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to think there's no such thing as ac 'accredited' holistic therapist?

(25 Posts)
Nemo1986 Mon 21-Aug-17 11:59:36

I've been looking into holistic therapy, trying to find out what the qualifications are, how it is regulated and how the charlatans can be differentiated from the Real Deal (a friend of mine is getting involved and retraining as one, but she is a whole other story...)

Anyway I have found therapists use kitemarks from:
The General Regulatory Council for Complementary Therapies
The Federation of Holistic Therapists
The International Alliance of Holistic Therapists
International Practitioners of Holistic Medicine
The list goes on and on! I find myself now asking which are the genuine regulators/accreditors! And does any of it mean anything anyway? I am now wondering whether there is actually any difference between a 'qualified' holistic therapist and an unqualified one.

I suppose it's not really an AIBU... but I would like to know if I am right in coming to these conclusions, and if anybody knows how the credentials of a holistic therapist can ACTUALLY be ascertained, I would be very glad to know!

CasperGutman Mon 21-Aug-17 12:11:45

It doesn't matter where they've trained or who they got their "qualifications" from. It's all a load of bollocks. It's possible some of them genuinely believe in it, though. It's even possible their clients find it helps, but that's probably got more to do with an individual's bedside manner than their training in crystals/handwaving/sugar pills (delete as appropriate).

Happy to help.

LizzieClaret Mon 21-Aug-17 12:24:31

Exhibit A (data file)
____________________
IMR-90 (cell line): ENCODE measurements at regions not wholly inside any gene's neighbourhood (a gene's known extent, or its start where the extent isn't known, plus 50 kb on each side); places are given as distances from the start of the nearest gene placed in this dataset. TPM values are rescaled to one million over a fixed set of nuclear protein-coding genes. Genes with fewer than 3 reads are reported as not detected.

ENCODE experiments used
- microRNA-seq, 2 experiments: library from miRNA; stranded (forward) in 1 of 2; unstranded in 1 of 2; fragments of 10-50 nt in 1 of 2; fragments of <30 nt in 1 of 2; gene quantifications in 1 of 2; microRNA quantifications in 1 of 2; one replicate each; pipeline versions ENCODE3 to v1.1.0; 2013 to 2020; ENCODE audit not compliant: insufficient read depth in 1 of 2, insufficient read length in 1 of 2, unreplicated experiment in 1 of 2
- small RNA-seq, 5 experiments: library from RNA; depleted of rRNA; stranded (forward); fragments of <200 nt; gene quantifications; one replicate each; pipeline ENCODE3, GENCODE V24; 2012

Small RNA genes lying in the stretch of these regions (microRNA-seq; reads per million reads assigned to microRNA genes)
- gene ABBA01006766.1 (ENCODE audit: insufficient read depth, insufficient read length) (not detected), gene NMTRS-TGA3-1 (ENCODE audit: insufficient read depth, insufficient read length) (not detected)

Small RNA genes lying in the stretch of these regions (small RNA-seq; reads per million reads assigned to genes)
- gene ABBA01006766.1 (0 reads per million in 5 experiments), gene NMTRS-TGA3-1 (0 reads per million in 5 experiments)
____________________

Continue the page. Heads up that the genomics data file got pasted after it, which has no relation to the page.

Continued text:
The Federation of Holistic Therapists has an accredited register, and members have to undertake Continuing Professional Development each year to remain on the register.
This link explains more:

GlitterGlue Mon 21-Aug-17 12:26:32

I suspect they're along the lines of the secret clubs you had as kids. With a homemade certificate and a badge made from a cereal packet and a safety pin.

LizzieClaret Mon 21-Aug-17 12:30:11

Holistic therapies are not 'statutorily regulated'. But I think it's a good idea to go to someone who is qualified, and has appropriate insurance cover.

DJBaggySmalls Mon 21-Aug-17 12:31:49

YABU to use the term 'kitemark' in relation to holistic therapy. Its a specific, official term.

Loopytiles Mon 21-Aug-17 12:33:27

It's almost all woo: none of them are the Real Deal!

Rolypolybabies Mon 21-Aug-17 15:18:49

All medical professions, however holistic start as unaccredited. As a profession gains more research and status they can apply to be accredited and have a protected title. The protected title then means you cannot call yourself this unless you have a certain level of education, are registered with a regulatory body with a code of conduct and have relevant insurance. Osteopaths, physiotherapists and Chiropractors are registered and accredited. acupuncture,hypnotherapy and reflexology are not. This is not to say they don't work, just that the profession is not recognised at the same level.

Whatever you chose to do ensure you advertise legally, have a high level of insurance and do as high a level course as possible.

Good luck

MrsTerryPratchett Mon 21-Aug-17 15:21:39

It's almost all woo: none of them are the Real Deal! I disagree. It ranges from utter bollocks (homeopathy) to very effective and regulated (traditional Chinese medicine). The problem is that people aren't good at thinking and can't tell the difference.

Which are you interested in OP?

Nemo1986 Mon 21-Aug-17 16:21:21

DJBaggy oh sorry I just use the term kitemark to mean the symbols etc that they put on their websites to show that they are legit.

MrsTerryPratchett Okay - sorry, I didn't intend this to be a drip-feed but since you ask, the story in a nutshell is that my friend is going into business with this chap - let's call him Bob. Bob has created his own therapeutic approach, combining elements of (for example) hypnotherapy, aromatherapy and psychotherapeutic approaches. His qualifications include a BA in an unrelated humanities subject and a lot of certificates in various things including hypnotherapy, NLP etc.

My friend (with a BA ancient history) is being trained by him and is working towards 'qualified status' as a therapist (awarded by him- no affiliation with a college as far as I am aware).